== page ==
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2 definitions found

From: Webster's Revised Unabridged Dictionary (1913)

 Pi·geon n.
 1. Zool. Any bird of the order Columbæ, of which numerous species occur in nearly all parts of the world.
 Note:The common domestic pigeon, or dove, was derived from the Old World rock pigeon or rock dove (Columba livia), common in cities. It has given rise to numerous very remarkable varieties, such as the carrier, fantail, nun, pouter, tumbler, etc. The common wild pigeon of the Eastern United States is the Mourning dove (Zenaida macroura, called also Carolina dove). Before the 19th century, the most common pigeon was the passenger pigeon, but that species is now extinct. See Passenger pigeon, and Carolina dove under Dove. See, also, Fruit pigeon, Ground pigeon, Queen pigeon, Stock pigeon, under Fruit, Ground, etc.
 2. An unsuspected victim of sharpers; a gull. [Slang]
 Blue pigeon Zool., an Australian passerine bird (Graucalus melanops); -- called also black-faced crow.
 Green pigeon Zool., any one of numerous species of Old World pigeons belonging to the family Treronidæ.
 Imperial pigeon Zool., any one of the large Asiatic fruit pigeons of the genus Carpophada.
 Pigeon berry Bot., the purplish black fruit of the pokeweed; also, the plant itself. See Pokeweed.
 Pigeon English [perhaps a corruption of business English], an extraordinary and grotesque dialect, employed in the commercial cities of China, as the medium of communication between foreign merchants and the Chinese. Its base is English, with a mixture of Portuguese and Hindustani. --Johnson's Cyc.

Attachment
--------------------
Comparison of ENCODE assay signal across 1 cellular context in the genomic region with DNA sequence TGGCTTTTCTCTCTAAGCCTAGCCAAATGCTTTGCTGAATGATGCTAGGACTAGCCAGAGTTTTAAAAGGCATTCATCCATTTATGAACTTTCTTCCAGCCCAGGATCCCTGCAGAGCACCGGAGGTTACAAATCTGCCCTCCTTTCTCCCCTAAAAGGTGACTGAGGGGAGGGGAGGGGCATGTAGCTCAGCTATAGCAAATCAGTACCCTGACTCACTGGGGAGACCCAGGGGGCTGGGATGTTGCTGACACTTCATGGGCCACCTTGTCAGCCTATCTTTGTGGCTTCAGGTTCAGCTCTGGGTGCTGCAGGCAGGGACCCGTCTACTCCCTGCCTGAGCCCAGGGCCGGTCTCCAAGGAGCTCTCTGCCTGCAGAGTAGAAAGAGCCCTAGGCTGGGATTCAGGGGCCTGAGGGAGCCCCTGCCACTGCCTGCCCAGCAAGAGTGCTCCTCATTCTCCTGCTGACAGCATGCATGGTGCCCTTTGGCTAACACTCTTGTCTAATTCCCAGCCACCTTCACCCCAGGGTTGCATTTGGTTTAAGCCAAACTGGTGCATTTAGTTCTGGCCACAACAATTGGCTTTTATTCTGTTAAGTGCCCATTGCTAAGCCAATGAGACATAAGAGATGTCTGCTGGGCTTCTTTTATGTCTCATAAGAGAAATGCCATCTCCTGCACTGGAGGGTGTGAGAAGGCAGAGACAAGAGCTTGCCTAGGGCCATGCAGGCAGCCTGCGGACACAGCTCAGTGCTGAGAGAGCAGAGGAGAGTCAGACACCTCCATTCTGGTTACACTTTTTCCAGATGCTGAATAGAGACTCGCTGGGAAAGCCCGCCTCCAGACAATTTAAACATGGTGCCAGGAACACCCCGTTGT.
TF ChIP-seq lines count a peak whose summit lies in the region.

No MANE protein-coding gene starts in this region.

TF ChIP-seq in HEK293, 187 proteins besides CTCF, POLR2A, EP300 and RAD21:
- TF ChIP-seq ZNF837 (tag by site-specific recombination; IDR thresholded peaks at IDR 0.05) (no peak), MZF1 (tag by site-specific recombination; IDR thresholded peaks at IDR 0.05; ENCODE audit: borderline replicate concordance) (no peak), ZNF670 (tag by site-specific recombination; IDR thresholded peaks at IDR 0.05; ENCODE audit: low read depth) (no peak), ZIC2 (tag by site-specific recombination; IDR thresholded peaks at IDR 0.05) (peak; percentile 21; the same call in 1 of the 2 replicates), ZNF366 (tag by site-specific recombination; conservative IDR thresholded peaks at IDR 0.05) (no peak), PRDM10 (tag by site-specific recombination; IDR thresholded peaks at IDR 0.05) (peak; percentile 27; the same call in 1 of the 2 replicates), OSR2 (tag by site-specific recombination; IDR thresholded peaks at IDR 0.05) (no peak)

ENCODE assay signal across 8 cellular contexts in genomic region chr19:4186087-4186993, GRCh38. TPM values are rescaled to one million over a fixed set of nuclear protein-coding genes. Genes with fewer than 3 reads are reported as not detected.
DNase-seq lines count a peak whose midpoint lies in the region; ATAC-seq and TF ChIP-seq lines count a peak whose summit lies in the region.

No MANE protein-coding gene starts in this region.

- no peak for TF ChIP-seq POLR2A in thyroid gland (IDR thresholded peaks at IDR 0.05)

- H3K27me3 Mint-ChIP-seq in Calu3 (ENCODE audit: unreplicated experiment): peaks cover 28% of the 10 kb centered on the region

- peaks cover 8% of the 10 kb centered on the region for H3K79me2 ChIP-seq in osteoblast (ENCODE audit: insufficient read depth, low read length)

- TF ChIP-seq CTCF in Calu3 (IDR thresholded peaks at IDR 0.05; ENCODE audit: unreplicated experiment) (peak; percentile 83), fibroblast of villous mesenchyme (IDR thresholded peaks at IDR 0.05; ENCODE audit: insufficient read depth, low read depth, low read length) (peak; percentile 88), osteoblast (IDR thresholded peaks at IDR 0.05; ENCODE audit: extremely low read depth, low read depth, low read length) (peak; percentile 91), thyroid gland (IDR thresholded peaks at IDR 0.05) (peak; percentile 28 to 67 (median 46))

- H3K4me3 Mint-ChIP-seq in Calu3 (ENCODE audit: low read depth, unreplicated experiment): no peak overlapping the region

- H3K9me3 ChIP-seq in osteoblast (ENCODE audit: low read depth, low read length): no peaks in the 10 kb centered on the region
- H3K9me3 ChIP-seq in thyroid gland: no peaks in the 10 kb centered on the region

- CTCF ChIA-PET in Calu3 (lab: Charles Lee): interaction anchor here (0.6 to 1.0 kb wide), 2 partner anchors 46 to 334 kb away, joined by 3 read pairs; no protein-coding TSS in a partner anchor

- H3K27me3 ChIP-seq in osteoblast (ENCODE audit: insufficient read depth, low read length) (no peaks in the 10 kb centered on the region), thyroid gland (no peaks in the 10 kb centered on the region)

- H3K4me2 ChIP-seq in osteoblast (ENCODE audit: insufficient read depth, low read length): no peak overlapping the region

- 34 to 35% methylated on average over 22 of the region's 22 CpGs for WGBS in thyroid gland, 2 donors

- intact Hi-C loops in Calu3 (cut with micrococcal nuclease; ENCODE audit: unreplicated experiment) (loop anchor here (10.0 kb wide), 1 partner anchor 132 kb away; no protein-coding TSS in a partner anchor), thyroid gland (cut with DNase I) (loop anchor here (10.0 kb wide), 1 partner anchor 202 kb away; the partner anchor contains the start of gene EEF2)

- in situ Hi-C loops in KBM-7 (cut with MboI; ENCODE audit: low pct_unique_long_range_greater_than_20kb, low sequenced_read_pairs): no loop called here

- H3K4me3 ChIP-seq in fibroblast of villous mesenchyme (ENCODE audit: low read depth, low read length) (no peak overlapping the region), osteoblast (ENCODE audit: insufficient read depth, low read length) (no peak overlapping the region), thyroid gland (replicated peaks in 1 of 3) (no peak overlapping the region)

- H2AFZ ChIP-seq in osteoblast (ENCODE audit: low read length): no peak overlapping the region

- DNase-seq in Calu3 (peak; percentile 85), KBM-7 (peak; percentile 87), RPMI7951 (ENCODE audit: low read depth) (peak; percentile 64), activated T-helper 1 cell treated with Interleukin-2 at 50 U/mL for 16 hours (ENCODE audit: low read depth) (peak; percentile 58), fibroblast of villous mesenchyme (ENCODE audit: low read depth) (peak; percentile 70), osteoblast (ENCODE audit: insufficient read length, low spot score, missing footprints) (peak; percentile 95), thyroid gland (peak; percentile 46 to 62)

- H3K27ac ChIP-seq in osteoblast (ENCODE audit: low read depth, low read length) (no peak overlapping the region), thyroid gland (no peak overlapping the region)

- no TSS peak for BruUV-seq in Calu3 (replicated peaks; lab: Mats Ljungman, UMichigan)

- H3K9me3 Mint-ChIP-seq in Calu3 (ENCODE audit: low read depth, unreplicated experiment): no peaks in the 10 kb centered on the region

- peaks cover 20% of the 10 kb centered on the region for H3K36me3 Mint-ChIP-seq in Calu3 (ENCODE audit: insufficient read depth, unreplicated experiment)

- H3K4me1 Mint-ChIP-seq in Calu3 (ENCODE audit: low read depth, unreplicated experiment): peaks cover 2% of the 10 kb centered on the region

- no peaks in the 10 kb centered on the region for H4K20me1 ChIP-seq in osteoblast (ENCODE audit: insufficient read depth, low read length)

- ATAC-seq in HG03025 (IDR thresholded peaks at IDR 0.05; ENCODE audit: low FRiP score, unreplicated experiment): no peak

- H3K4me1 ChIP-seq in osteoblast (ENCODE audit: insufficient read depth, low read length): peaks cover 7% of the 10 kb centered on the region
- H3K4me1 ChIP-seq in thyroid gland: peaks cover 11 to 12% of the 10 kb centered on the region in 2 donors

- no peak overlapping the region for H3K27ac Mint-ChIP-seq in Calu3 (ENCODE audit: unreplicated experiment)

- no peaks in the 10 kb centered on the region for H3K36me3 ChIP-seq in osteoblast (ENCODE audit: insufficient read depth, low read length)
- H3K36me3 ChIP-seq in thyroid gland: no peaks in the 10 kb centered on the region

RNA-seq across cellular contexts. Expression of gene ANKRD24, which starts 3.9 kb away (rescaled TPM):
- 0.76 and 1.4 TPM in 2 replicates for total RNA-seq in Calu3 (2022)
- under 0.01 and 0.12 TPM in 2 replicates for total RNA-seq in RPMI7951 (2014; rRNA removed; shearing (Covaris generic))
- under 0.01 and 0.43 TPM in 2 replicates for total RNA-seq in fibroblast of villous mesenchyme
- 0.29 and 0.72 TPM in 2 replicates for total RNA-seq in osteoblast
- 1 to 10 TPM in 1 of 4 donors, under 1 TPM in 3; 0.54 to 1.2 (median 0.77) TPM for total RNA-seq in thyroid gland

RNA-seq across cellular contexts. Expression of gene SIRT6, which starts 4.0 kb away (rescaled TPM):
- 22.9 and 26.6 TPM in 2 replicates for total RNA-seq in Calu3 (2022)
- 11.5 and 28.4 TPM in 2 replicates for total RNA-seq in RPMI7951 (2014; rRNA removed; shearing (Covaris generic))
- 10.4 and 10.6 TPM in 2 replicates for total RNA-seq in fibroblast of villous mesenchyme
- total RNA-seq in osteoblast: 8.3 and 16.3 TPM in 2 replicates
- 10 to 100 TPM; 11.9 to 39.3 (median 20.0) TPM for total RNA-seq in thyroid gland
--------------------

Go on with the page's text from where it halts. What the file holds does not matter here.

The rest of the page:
Pigeon grass Bot., a kind of foxtail grass (Setaria glauca), of some value as fodder. The seeds are eagerly eaten by pigeons and other birds.
 Pigeon hawk. Zool. (a) A small American falcon (Falco columbarius). The adult male is dark slate-blue above, streaked with black on the back; beneath, whitish or buff, streaked with brown. The tail is banded. (b) The American sharp-shinned hawk (Accipiter velox or Accipiter fuscus).
 Pigeon hole. (a) A hole for pigeons to enter a pigeon house. (b) See Pigeonhole. (c) pl. An old English game, in which balls were rolled through little arches. --Halliwell.
 Pigeon house, a dovecote.
 Pigeon pea Bot., the seed of Cajanus Indicus; a kind of pulse used for food in the East and West Indies; also, the plant itself.
 Pigeon plum Bot., the edible drupes of two West African species of Chrysobalanus (Chrysobalanus ellipticus and Chrysobalanus luteus).
 Pigeon tremex. Zool. See under Tremex.
 Pigeon wood Bot., a name in the West Indies for the wood of several very different kinds of trees, species of Dipholis, Diospyros, and Coccoloba.
 Pigeon woodpecker Zool., the flicker.
 Prairie pigeon. Zool. (a) The upland plover. (b) The golden plover. [Local, U.S.]

From: Webster's Revised Unabridged Dictionary (1913)

 Fruit n.
 1. Whatever is produced for the nourishment or enjoyment of man or animals by the processes of vegetable growth, as corn, grass, cotton, flax, etc.; -- commonly used in the plural.